Black Gold of the Sun: Searching for Home in England and Africa

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Hamish Hamilton, 2005 - Blacks - 229 pages
9 Reviews
'What does it feel like to be black? In part it means always being a stranger. Being black means standing both inside and outside society: seeing the world as white people do while reaching out to touch it as a black person.' Leaving his own home in London, Ekow Eshun sets out for Ghana, the home of his family, in search of his roots. Travelling from Accra to Cape Coast, to the Ashanti region and on into Ghana's far north, his journey intersects with other voyages including those of Louis Armstrong, W.E.B. Du Bois, his father and mother, his grandparents, and the many slaves who passed through and from this nation. Moving from present to past, from south to north, from hip-hop to Hegel, this is a dazzling book about one man's journey in search of himself ...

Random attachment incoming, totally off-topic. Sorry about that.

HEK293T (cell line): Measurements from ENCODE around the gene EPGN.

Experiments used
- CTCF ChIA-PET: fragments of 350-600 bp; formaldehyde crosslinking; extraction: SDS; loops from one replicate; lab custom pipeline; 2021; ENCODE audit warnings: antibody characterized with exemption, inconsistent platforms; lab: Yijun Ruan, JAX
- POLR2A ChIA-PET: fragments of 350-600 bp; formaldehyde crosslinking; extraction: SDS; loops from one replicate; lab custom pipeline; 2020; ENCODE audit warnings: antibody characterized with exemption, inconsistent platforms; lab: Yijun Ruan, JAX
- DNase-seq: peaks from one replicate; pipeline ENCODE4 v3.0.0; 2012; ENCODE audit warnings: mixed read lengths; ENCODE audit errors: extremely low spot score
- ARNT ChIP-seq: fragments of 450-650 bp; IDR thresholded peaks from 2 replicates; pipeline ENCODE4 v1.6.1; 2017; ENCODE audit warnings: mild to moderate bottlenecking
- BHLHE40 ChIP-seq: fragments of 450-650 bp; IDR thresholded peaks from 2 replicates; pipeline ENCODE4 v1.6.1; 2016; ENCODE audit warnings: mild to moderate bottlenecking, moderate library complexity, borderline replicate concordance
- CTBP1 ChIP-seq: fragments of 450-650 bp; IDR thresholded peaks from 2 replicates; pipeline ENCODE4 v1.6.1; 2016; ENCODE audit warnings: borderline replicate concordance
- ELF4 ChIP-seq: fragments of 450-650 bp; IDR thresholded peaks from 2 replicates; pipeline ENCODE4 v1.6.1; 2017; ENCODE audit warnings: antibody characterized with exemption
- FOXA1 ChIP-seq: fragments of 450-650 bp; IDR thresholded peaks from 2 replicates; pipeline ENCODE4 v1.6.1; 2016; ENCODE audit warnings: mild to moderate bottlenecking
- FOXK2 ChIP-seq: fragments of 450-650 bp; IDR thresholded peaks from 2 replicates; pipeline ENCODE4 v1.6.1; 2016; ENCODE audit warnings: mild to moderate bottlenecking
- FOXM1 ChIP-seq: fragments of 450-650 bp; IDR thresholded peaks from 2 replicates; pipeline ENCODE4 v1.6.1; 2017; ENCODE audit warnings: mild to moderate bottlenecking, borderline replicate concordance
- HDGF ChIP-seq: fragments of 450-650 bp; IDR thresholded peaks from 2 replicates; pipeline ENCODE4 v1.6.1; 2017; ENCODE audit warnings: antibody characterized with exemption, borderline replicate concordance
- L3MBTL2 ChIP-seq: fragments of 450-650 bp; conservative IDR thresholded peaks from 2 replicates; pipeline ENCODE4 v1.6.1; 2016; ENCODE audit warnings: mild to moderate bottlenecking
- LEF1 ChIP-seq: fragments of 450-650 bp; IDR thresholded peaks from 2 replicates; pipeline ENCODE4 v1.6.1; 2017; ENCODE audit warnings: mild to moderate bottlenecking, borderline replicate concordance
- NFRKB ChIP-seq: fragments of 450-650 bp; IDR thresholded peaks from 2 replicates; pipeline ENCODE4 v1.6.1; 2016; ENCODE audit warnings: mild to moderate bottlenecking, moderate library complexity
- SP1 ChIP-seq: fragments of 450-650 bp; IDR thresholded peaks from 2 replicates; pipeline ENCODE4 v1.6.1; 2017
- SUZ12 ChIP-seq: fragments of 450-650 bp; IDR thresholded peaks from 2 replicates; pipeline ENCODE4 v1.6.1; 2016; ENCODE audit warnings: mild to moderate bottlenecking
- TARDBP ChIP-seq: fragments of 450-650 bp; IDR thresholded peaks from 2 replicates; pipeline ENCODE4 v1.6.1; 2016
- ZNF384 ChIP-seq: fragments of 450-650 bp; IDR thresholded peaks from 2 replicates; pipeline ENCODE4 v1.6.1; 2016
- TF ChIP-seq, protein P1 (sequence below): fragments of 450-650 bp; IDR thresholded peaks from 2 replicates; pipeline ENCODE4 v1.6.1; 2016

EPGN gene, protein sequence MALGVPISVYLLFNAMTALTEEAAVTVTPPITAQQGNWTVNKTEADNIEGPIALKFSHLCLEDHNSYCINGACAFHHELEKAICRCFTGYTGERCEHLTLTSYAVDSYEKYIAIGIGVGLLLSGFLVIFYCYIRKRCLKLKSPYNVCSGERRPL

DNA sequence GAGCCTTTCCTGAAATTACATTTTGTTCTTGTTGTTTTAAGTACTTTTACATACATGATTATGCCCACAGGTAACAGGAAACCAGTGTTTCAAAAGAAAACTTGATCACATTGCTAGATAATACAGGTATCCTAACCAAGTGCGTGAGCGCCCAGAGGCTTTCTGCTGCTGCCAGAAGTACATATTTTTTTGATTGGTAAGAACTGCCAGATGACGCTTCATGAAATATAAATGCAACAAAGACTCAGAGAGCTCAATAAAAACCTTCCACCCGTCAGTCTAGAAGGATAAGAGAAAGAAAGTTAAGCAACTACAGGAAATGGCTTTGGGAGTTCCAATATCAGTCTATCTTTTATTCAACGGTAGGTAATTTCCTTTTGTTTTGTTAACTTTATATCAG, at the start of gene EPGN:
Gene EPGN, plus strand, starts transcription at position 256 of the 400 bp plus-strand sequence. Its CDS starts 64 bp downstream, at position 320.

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Review: Black Gold of the Sun: Searching for Home in Africa and Beyond

User Review  - Melissa - Goodreads

First, a caveat. I read this book disjointedly over the course of several months, so my impressions may be more a symptom of that than anything else. I enjoyed this quick dive into Ghanaian culture ... Read full review

Review: Black Gold of the Sun: Searching for Home in Africa and Beyond

User Review  - Ashy - Goodreads

Disappointed overall with this book, though it was interesting in parts. It was just the way he talked about certain things, or talking about how he thought as a young child about the other children ... Read full review


Thirtyfive thousand feet over the Atlantic Saturday
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About the author (2005)

Ekow Eshun has been editor of the British men's magazine Arena and is now artistic director of the Institute of Contemporary Arts in London, where he lives. This is his first book.

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